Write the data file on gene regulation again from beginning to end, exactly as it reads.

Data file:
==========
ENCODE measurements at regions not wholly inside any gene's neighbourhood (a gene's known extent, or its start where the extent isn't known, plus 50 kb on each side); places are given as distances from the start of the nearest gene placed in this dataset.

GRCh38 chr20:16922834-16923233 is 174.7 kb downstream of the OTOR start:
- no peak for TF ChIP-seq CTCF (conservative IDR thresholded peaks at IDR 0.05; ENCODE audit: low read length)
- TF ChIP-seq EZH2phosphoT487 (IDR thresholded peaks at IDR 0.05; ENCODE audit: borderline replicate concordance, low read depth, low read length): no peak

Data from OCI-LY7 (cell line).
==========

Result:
ENCODE measurements at regions not wholly inside any gene's neighbourhood (a gene's known extent, or its start where the extent isn't known, plus 50 kb on each side); places are given as distances from the start of the nearest gene placed in this dataset.

GRCh38 chr20:16922834-16923233 is 174.7 kb downstream of the OTOR start:
- no peak for TF ChIP-seq CTCF (conservative IDR thresholded peaks at IDR 0.05; ENCODE audit: low read length)
- TF ChIP-seq EZH2phosphoT487 (IDR thresholded peaks at IDR 0.05; ENCODE audit: borderline replicate concordance, low read depth, low read length): no peak

Data from OCI-LY7 (cell line).